10 years later
It’s 10 years since the financial crisis went into full swing. Lehman Brothers filed for bankruptcy on September 15th 2008 . The US stock market (S&P 500) had already fallen 24%* from the peak (which was in October 2007). It went on to fall a further 43%* over the next six months. The market bottomed out in March 2009.
It was painful. I remember it. I was co-managing a European Equity Fund at the time. My husband and I were on holiday in California the day the news of the bankruptcy broke. I was lucky to be at a firm with a stable client base and we didn’t see large redemptions during the crisis. This meant, unlike most managers who were frantically selling in a rapidly falling market to return cash to panicked investors, we were able to act calmly and continue to invest through the downturn. I learnt a powerful lesson during that time.
We followed Warren Buffett’s advice and were ‘greedy when others were fearful’.
Today I came across the article that Buffett wrote in the NY Times on October 16th 2008 titled ‘Buy America. I am’.
I highly recommend reading it. I quote:
So, here we are ten years on. Was he right?
Of course he was right. He is Warren Buffett. It pays to listen when he speaks.
If you bought the S&P 500 the day he published his article in the NY Times (which was a month after the Lehman bankruptcy; the market had fallen a further 21%* at that point), you would be up around 280%* through to today.
That’s a compound annual return* of more than 14% (from October 16th 2008 to today).
Cash has returned virtually nothing over that period and inflation has eaten away at your purchasing power at around 2% a year (your real return is negative).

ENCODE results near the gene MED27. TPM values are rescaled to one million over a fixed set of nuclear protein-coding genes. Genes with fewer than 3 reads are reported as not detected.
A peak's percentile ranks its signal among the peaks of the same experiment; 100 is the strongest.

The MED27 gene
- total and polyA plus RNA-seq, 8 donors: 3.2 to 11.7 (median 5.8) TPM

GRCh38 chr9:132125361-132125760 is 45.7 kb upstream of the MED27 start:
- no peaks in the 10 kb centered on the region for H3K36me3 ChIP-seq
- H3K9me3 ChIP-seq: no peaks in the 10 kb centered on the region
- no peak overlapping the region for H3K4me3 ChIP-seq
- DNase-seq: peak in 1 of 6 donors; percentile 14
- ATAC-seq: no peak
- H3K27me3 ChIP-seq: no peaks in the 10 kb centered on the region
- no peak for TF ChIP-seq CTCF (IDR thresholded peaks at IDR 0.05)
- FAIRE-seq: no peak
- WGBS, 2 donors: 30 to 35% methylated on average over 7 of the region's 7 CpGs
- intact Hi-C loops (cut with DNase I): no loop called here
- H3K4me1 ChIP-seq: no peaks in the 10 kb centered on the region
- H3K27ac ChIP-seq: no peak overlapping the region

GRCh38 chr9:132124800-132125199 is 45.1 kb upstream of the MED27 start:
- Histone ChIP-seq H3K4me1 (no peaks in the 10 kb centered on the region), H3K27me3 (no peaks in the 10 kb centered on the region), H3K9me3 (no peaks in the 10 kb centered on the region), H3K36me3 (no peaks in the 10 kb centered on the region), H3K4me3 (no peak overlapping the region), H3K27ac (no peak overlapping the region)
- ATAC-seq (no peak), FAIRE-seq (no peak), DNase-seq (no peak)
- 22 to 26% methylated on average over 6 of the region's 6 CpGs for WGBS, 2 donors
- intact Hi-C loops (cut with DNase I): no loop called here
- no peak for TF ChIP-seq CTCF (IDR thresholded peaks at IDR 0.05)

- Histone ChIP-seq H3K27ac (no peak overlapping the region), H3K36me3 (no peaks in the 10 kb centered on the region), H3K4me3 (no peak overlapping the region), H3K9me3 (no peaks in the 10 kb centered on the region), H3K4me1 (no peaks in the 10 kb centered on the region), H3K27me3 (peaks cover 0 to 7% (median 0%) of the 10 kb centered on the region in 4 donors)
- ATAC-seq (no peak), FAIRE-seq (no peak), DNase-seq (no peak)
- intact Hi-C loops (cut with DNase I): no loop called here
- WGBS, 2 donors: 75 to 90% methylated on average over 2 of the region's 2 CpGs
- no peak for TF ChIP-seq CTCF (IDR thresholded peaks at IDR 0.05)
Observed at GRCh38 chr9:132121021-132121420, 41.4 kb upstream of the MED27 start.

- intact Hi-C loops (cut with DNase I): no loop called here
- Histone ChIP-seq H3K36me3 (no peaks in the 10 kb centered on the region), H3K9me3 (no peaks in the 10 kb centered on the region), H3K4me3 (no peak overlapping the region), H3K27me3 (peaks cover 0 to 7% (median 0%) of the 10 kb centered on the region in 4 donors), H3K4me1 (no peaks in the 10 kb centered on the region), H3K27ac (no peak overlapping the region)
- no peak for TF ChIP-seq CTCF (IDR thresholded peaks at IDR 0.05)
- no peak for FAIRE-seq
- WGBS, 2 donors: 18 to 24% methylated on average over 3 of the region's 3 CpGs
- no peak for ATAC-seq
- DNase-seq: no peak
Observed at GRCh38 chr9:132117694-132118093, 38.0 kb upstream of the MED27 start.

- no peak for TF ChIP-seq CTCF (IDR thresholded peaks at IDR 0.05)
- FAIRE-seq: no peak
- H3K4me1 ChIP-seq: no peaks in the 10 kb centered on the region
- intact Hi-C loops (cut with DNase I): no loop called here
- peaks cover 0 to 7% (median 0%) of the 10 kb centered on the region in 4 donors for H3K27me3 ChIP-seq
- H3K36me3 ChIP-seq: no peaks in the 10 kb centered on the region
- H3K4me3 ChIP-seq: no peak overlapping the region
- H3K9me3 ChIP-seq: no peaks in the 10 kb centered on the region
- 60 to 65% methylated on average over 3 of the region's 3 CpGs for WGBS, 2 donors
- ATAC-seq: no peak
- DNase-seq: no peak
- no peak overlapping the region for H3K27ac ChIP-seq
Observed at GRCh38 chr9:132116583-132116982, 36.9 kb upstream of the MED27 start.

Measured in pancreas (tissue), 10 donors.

What are the lessons (except listen to Warren Buffett)?
Well, to get this return over the last ten years you had to put money to work during one of the craziest and most volatile times in modern history. Volatility and return go hand in hand - you can’t have one without the other.
The other lesson is that there is always risk, but there is a choice about what to risk and when to risk it.
The risk back in October 2008 was never that you could lose all your money (that can happen in individual companies, but not in a diversified mix of the best companies in the world - the world never actually ends). The risk was that you might have to ride out a temporary loss (aka volatility), because it was totally unclear where the bottom would be (that is never clear). The low ‘risk’ bet back then was cash. But fast forward ten years; cash has steadily and consistently lost you purchasing power.
And so it will always be.
By investing in the stock market you forego short-term certainty for long-term security. Cash does the complete opposite. As I say, risk never disappears but it’s all about what you want to risk and when you want to risk it.
*on a total return basis